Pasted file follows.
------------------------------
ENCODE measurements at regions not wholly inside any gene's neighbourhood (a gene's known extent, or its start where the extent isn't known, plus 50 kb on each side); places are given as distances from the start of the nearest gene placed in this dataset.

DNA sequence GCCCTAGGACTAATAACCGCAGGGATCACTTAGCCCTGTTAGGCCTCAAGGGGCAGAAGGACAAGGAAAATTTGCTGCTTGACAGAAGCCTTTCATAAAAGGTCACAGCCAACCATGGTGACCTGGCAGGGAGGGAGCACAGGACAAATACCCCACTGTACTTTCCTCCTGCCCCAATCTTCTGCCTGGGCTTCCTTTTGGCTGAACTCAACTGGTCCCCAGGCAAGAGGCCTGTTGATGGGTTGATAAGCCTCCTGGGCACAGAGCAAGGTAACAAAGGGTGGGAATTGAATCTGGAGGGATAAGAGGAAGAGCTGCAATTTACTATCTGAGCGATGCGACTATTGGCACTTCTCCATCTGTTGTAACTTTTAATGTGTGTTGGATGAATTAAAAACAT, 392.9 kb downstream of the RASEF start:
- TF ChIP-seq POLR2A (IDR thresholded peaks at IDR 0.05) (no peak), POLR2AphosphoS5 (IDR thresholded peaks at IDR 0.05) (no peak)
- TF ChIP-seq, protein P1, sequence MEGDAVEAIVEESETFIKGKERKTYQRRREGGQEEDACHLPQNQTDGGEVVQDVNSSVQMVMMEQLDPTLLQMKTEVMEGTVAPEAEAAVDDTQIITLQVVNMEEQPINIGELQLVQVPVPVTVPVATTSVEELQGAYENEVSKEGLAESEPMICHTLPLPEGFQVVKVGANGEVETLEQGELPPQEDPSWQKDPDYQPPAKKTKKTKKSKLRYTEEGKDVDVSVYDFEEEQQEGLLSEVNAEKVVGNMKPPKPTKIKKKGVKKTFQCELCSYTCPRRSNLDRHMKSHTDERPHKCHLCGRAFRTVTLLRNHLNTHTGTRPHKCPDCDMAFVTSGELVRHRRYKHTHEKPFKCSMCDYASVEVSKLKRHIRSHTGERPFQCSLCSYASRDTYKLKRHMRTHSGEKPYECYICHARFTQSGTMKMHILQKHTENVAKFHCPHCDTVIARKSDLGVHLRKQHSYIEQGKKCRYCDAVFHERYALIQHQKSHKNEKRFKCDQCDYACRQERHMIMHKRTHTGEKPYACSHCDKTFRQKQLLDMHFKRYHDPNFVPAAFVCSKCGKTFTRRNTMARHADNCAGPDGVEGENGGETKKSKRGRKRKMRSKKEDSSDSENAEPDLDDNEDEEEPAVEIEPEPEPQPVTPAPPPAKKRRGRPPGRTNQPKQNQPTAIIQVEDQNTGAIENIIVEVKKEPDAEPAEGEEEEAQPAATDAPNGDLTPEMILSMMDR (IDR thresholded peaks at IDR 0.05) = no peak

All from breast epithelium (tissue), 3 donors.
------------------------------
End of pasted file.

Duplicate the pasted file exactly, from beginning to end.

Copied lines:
ENCODE measurements at regions not wholly inside any gene's neighbourhood (a gene's known extent, or its start where the extent isn't known, plus 50 kb on each side); places are given as distances from the start of the nearest gene placed in this dataset.

DNA sequence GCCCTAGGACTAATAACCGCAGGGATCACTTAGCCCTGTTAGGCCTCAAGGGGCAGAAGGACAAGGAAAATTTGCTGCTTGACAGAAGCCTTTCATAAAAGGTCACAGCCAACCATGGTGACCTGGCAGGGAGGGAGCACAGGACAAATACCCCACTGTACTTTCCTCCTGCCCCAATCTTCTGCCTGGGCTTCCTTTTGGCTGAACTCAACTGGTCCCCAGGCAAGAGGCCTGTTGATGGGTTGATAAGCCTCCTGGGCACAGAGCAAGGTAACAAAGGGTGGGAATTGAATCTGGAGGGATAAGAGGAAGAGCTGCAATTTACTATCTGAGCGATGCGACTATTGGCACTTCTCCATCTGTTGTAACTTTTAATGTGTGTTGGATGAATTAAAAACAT, 392.9 kb downstream of the RASEF start:
- TF ChIP-seq POLR2A (IDR thresholded peaks at IDR 0.05) (no peak), POLR2AphosphoS5 (IDR thresholded peaks at IDR 0.05) (no peak)
- TF ChIP-seq, protein P1, sequence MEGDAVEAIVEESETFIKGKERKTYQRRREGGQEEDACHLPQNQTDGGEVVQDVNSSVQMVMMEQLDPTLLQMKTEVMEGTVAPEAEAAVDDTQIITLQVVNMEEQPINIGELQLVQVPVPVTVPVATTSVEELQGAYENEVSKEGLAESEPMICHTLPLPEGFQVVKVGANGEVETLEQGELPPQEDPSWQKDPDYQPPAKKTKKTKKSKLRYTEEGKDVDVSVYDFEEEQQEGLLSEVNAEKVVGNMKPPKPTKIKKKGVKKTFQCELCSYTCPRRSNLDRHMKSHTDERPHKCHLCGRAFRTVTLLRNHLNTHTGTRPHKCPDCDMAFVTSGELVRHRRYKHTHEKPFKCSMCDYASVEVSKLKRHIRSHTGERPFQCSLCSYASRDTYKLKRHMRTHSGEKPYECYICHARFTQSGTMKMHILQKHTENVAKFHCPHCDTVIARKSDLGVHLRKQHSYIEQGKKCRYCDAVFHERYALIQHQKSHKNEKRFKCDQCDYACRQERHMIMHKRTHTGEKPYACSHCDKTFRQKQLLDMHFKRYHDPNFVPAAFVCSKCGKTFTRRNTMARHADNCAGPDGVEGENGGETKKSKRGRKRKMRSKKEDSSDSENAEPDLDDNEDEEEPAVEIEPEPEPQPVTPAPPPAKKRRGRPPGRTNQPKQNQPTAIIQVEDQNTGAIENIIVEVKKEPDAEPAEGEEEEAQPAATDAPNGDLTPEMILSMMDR (IDR thresholded peaks at IDR 0.05) = no peak

All from breast epithelium (tissue), 3 donors.